By Lisa Sugarman

I want to talk about something that you’re probably not going to want to talk about. But life doesn’t always go the way we want, so I need you to be flexible. Because what I wanna talk about right now is death.

Yeah, I know, not what you were expecting, because these eight or nine-hundred words are usually light on the soul and pretty easy to swallow. But don’t worry, this isn’t going to be a sad conversation about dying. Instead, it’s going to be a beautiful one about living. I promise. And since it’s a sad thing mixed with a happy thing, I’m hopeful it’ll balance itself out by the end.

We’ll start with the sad part to get it out of the way…

So I just returned home from a trip to the south to say goodbye to my uncle—a man I’ve loved deeply and modeled my life after in too many ways to count. He was dying of leukemia and we knew his time was short. So short that if we hadn’t visited when we did, we would’ve missed our chance to say our goodbyes altogether.

The thing is, as much as I’m grieving the loss of one of the most beautiful examples I’ve ever had of how to live a life, I haven’t been able to stop thinking about the breathtaking beauty of his actual death. And while I know that sounds a little strange to say, it’s the best way I can describe what my uncle’s passing on was really like.

Now I’m not going to sugarcoat anything here; this is a very personal and still very emotionally raw story. But I want to share it as a reminder of how, in the end, the true measure of our lives is revealed when we learn what we truly mean to the people around us—how we touched and impacted and affected their lives. Hopefully for the better. Because, at the end of our days, the quality of who we are as people is reflected in the feelings other people have for us in their heart.

Ultimately, what I’m saying is that we need to pay close attention to the things we do during the day-to-day if we really want them to count towards the bigger picture. And even though I know you know this subconsciously, I’m hoping this story will reinforce the idea.

See, my uncle Marvin was an expert in this particular area, and that’s why, during the final hours of his life, he was literally surrounded by an army of family and friends—a crowd of people, who traveled from all over the country, to show him what he meant to them.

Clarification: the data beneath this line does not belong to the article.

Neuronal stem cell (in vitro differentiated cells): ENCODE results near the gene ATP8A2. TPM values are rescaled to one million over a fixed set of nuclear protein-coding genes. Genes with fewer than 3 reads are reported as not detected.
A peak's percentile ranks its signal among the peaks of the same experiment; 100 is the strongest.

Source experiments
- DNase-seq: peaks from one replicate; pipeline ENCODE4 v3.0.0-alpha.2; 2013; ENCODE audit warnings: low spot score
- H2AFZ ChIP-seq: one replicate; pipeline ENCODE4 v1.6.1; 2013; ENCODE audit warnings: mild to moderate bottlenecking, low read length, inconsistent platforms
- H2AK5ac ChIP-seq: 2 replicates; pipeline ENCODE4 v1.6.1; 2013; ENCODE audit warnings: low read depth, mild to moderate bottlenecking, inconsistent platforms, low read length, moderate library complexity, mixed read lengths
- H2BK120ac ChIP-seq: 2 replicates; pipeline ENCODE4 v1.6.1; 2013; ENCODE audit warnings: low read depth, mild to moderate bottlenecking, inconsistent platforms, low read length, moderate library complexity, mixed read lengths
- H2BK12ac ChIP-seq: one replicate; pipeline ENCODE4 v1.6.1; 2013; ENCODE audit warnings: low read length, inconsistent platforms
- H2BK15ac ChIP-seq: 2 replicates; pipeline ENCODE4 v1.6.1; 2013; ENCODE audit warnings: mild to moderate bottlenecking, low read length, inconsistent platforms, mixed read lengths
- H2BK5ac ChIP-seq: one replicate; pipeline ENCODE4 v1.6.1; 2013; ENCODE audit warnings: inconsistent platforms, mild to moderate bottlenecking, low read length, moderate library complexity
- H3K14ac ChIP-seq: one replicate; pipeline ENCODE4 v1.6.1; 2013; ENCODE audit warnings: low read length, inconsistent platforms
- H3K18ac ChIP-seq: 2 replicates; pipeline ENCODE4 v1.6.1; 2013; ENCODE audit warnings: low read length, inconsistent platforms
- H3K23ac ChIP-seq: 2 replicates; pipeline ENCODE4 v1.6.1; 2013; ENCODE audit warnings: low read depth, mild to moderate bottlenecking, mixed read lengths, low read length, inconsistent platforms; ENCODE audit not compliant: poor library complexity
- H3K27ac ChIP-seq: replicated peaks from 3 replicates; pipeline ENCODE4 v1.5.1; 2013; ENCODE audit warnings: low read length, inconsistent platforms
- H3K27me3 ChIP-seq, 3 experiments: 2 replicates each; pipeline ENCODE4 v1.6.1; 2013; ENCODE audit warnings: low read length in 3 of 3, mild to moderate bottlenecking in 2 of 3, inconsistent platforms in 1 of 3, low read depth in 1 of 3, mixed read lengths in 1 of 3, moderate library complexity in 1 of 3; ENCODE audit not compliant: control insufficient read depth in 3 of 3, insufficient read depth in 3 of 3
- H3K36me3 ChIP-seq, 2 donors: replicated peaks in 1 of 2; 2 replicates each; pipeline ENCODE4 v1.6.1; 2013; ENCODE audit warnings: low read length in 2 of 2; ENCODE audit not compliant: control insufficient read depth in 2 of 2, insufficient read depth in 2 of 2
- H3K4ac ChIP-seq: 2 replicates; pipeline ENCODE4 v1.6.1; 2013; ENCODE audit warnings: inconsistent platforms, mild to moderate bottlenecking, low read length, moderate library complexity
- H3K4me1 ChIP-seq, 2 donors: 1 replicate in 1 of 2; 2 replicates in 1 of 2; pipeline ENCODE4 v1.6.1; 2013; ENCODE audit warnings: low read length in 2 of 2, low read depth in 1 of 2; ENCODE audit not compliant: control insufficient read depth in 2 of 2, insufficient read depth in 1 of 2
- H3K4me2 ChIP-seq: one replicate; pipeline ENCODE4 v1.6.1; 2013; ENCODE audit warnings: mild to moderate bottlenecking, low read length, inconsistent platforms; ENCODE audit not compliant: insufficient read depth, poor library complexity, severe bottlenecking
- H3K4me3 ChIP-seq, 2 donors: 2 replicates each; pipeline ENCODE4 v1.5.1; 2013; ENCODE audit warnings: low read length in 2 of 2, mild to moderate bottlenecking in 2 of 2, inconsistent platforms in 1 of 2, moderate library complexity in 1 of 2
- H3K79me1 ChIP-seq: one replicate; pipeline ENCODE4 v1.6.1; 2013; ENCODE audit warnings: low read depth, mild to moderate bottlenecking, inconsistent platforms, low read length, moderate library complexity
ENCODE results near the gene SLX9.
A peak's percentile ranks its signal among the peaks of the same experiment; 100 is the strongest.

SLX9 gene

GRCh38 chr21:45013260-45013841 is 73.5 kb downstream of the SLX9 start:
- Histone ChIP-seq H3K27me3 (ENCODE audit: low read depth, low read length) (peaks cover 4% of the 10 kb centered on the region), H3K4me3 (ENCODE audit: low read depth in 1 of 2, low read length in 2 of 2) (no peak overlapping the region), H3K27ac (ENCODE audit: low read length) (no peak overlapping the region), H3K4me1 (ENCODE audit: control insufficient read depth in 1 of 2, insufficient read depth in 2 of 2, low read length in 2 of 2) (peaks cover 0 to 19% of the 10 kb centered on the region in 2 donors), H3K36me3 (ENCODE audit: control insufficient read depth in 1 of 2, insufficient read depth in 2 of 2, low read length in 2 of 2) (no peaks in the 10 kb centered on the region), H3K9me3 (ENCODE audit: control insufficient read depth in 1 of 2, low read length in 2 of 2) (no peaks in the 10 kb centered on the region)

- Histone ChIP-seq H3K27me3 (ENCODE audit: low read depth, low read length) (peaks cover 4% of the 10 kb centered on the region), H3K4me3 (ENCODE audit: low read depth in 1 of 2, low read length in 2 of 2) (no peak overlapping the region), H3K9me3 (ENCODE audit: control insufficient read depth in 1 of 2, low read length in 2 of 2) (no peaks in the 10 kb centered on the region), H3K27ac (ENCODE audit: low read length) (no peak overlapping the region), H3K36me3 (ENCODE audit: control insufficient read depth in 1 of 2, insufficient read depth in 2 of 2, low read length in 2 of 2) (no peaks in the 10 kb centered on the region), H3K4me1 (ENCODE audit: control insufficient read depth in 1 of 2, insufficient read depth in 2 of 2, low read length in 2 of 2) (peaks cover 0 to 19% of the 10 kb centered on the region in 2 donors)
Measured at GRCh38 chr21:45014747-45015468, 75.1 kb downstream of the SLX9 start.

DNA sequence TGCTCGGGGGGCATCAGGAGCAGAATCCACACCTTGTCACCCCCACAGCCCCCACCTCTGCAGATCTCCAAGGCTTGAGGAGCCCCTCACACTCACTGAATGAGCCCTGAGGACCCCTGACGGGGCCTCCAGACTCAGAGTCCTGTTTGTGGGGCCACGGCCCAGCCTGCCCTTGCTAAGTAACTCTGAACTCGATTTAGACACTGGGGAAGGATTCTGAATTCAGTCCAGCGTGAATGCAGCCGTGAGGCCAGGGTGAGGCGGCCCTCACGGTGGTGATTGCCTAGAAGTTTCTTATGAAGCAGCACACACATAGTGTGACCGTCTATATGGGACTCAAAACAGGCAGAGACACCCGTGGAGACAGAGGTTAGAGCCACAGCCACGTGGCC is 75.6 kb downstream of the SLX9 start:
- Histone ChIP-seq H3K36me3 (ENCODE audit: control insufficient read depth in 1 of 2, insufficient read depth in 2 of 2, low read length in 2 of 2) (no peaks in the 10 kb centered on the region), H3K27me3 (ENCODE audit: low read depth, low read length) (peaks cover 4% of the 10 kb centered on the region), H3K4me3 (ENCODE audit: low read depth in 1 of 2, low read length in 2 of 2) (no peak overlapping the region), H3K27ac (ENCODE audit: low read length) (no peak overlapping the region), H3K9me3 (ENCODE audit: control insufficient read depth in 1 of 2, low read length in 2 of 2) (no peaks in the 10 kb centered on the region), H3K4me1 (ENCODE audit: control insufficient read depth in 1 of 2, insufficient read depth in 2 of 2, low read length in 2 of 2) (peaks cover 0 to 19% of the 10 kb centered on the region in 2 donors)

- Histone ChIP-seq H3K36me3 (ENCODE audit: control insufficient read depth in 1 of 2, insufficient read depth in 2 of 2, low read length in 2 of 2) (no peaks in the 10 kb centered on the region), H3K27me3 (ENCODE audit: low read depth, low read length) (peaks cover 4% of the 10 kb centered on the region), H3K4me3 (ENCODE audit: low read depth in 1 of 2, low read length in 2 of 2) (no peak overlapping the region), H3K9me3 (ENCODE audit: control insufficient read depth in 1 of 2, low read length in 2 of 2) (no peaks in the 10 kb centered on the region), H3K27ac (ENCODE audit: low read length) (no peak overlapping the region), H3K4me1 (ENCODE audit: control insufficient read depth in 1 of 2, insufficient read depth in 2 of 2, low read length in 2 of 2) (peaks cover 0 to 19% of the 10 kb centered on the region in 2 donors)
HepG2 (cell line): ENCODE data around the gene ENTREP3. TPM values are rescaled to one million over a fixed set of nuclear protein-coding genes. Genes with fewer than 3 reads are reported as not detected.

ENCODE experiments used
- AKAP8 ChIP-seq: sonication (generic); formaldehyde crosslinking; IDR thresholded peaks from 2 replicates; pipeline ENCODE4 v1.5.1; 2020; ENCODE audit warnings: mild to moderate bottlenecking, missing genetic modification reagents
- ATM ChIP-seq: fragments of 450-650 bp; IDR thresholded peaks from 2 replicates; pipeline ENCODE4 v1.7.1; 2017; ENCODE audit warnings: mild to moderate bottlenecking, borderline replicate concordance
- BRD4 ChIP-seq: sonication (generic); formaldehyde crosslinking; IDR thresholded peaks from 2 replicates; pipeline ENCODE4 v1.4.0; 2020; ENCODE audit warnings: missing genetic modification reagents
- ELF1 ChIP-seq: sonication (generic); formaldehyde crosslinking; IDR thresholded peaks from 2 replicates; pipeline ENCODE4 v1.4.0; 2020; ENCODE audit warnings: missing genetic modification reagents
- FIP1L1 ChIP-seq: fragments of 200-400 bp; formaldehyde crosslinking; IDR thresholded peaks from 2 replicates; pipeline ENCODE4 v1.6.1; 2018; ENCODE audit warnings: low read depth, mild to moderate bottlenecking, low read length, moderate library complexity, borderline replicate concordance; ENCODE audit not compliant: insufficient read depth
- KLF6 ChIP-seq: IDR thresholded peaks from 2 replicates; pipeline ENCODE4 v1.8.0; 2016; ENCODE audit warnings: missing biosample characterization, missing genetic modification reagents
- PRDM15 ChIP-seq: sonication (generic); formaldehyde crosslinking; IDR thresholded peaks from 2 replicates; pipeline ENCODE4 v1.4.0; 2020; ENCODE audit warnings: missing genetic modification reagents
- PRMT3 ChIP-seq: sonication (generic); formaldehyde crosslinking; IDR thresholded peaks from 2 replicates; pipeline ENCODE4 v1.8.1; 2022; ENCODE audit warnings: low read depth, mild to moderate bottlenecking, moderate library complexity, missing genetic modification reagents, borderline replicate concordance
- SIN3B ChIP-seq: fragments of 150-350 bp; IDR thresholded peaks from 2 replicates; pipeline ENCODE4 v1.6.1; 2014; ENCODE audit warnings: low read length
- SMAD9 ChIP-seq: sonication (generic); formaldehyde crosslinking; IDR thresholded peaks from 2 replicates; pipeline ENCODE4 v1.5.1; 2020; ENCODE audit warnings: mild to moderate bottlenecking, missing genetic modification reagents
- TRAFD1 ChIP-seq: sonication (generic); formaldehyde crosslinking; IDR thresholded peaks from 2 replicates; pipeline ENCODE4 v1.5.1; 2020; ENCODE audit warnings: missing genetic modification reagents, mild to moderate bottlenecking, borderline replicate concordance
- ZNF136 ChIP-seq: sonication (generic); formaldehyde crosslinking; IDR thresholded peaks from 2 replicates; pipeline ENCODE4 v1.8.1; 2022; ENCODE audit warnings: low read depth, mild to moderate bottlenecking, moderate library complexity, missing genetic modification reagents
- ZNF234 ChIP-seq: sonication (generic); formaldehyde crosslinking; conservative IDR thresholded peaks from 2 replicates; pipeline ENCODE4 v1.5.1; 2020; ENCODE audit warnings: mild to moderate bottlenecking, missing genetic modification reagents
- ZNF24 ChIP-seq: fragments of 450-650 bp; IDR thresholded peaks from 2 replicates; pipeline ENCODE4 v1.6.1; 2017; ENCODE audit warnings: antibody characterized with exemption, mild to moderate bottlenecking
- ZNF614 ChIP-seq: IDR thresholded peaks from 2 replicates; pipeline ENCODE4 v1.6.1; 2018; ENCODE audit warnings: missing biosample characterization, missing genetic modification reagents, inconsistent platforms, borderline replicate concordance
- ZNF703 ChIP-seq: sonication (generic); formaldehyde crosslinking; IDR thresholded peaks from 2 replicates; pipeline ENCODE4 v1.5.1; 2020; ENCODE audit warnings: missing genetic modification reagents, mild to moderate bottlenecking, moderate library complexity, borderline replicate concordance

His bed was quite literally surrounded by his wife, his four children and their husbands and wives, his grandchildren, his sister, his niece, his sister-in-laws, his neighbors, his extended family, and a good number of his friends.untitled

And that’s the part that got to me the most. It was knowing that the crowd of people flanking my uncle’s bed in that tiny little bedroom, in the deep woods of South Georgia, had all moved heaven and earth to get to him before he died. Because for all of us who made the trip, it was truly a planes, trains, and automobiles kind of journey.

A long flight, followed by a longer drive, followed by some serious off-roading, is what it took to get to my aunt and uncle’s humble little home on the edge of what most people would consider a bayou. It was in the middle of nowhere, almost completely off the grid and with more gnats than I knew existed in the world.

But from the minute we walked through the door, and for the three days we spent there, every room of their small house was filled with family and friends who were there just to kiss my uncle on the cheek or shake his hand or say I love you one last time. And it was unlike anything I had ever seen.

Now here’s the happy part…

My aunt and uncle’s closest neighbors opened their homes and offered beds and brought bottomless trays of food. Relatives, like us, drove or flew endless hours just to sit with my uncle for a few minutes out of respect for what he meant to them. And there was a crowd of people around his bed at any given time of the day or night.

We held hands. We told old stories of when we were kids and used to fry eggs on the Georgia streets when the blacktop got hot enough. We laughed and cried and sang and took turns whispering into my uncle’s ear, telling him how deeply we loved him and how we all aspired to live our lives with as much integrity and grace as he did.

So, while the undertone of our visit was sad because we were grieving, the heavier and more important overtone was one of joy and gratitude. It was a true celebration of a life well lived. Of a man who touched so many with his huge heart and his selfless, gentle way. And of all the people who felt so compelled to give that love back to him when he needed it most.

And that’s my true point here. That’s what stuck out to me the most. That what goes around does, in most cases, come right back around. That what we put out into the world is, more often than not, what we get back if we work at it hard enough. And that in the end, very little matters more than love, so we should stockpile as much of it as we can, while we can.

Oh yeah, and that, for the record, death doesn’t have to be a big, bad scary thing even though it is pretty ominous. It can also be beautiful, especially when it’s tempered by the right amount of love.

Lisa Sugarman lives just north of Boston, Massachusetts. Read and discuss all her columns at Or, find them on,,, Mamalode, More Content Now, and She is also the author of LIFE: It Is What It Is and Untying Parent Anxiety: 18 Myths That Have You in Knots—And How to Get Free available at Amazon, Barnes & Noble, and at select bookstores.


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